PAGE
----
Monday, May 25, 2009
Lucio Capece/Julia Eckhardt/Christian Kesten/Radu Malfatti/Toshimaru Nakamura/Taku Sugimoto - Wedding Ceremony (Cathnor)
A live recording, culled from two sets in Belgium, May 2007, and a rewarding and fascinating one.
Five pieces, four of them composed, most of the time freely admitting of the performing space ambiance. Christian Kesten's "zonder titel (schuif en ruis)" consists "simply" of lengthy sustained notes by the sextet tutti placed between extended sections of non-playing. The filled areas are made up of fine burbling with subtle, barely rising pitches. As with many works of this general form, its success relies, for me, on the natural deployment of the sound blocks, how well they "hang" in space. To my ears, this one does the trick and does it very well. It segues into a 20-minute improvisation, I assume from the same set though one of the effects of the ambient sounds throughout is to provide a tissue of sorts between the track. Quietly blistering. Nakamura (I'm guessing) inserts a few awkwardly loopy sounds, though even then if one listens in the context of the whole piece, they're more like brightly colored blips in a somber landscape--interesting to flip back and forth in one's head between the momentary irritation and broader scope. Overall, though, it's a fine and controlled piece; not dissimilar in most respects from other performances by like-minded musicians, but handled with great sensitivity. Much fun attempting, often unsuccessfully, to pick out Kesten. In my limited exposure to his work over the past year, he's become, with Ami Yoshida, my favorite vocalist in the music.
I've also been largely remiss in keeping track of Radu Malfatti's vast output over the last few years, but his composition here, "quartet + 2", seems to fit in comfortably with what I am familiar with, 27 minutes of sounds that seem more respired than played, like the breaths of some sleeping giant. There are enormously low tones in play (Toshi?), the other voices arrayed laminally, sliding in and out of unison, the background noises providing some salt. I do generally find this side of Malfatti's work to be transfixing and am again so impressed here. Hard to imagine tiring of listening to this; gorgeous work.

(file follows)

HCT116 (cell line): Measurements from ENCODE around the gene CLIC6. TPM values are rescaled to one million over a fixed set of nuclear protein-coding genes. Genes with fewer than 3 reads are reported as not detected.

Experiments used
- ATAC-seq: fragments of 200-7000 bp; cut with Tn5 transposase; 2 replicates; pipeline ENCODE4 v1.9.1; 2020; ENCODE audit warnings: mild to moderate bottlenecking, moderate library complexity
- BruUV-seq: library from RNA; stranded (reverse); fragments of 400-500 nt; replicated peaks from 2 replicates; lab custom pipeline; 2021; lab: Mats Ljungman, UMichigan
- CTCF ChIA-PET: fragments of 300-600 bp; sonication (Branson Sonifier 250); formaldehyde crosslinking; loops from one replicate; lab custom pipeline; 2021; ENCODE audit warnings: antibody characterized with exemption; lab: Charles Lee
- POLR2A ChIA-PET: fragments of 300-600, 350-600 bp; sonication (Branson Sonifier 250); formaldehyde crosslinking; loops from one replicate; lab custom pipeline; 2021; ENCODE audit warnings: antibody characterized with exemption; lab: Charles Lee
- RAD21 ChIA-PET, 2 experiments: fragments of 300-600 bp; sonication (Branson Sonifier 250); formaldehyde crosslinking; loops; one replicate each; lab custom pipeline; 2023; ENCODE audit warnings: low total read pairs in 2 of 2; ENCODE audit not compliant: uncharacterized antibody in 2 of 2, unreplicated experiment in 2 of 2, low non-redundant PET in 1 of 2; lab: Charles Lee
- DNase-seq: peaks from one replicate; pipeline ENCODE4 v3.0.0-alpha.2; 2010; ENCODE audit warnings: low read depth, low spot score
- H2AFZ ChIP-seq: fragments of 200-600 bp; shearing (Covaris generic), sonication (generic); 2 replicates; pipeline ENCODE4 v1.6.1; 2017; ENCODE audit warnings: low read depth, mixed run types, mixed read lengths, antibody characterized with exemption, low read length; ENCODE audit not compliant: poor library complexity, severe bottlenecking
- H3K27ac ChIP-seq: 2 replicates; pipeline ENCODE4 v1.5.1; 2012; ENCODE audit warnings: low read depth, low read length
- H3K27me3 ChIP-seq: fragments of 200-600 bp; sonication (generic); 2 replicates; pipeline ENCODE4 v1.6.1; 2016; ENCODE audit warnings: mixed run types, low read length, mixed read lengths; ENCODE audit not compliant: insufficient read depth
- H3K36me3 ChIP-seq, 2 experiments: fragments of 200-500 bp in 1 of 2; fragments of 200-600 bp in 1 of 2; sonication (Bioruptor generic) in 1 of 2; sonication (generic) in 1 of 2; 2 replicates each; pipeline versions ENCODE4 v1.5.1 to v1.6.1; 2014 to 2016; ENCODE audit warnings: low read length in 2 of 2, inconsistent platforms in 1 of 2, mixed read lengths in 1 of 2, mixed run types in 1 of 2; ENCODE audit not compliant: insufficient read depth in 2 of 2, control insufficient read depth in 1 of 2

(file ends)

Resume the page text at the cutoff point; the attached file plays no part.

Listeners who've been unable to abide much of Sugimoto's recent composed music get another to chew on here, version 2.12 of his "doremilogy". A minute of room sound, a single clarinet note, three rising scale notes on the viola, three on clarinet, viola and guitar, five on another combination (I could be getting these wrong but they're additive), a full octave with everyone, etc. The salient aspect of this performance, clocking in at only four + minutes, is the timbral distortion applied to the notes in the scales, kind of like Richter doing a comfy mother and child painting then taking a board to rake the paint across the surface. I rather enjoy it.
This bleeds directly into the final and, arguably, most problematic work, an improvisation conducted by Capece based on his instructions which can be read here. As indicated, it's in two sections of equal length. The first is quite attractive, a succession of soft tones, gentle thwacks and high squeaks, having something of a ritualistic quality; very beautiful. Throughout this portion, Capece had been strolling through the audience, handing out bits of text. At the conclusion of the first section, Capece jarringly takes to the mic and asks the audience to participate (or not) as spelled out in his notes. There follows a couple of minutes of uncomfortable silence before one, then another few audience members recite the lines from Guy Debord, finally one in whispers. The awkward blockiness of this maneuver is, one supposes, an expected outcome, reinforcing perhaps the criticism of "spectacle" in the text. That tension comes through clearly; I imagine it did even more so in situ. Does it, that second section, "sound" great? No. Should the work have been included on an audio CD as opposed to having been simply experienced live? Not sure. I like very much actively involving the audience in unique ways which, I'd have to say, includes asking them to consider reading aesthetically and politically charged statements, as long as they decide whether or not to do so. The psychological pressure that may have been in play does provide tension; whether it's welcome or not or, indeed, verges on the oppressive...that's a question. Ultimately, I'm glad it's here, if only in the interests of fair representation of the musician's activities and range of investigations.
Many ideas packed in, several of them beautifully expressed.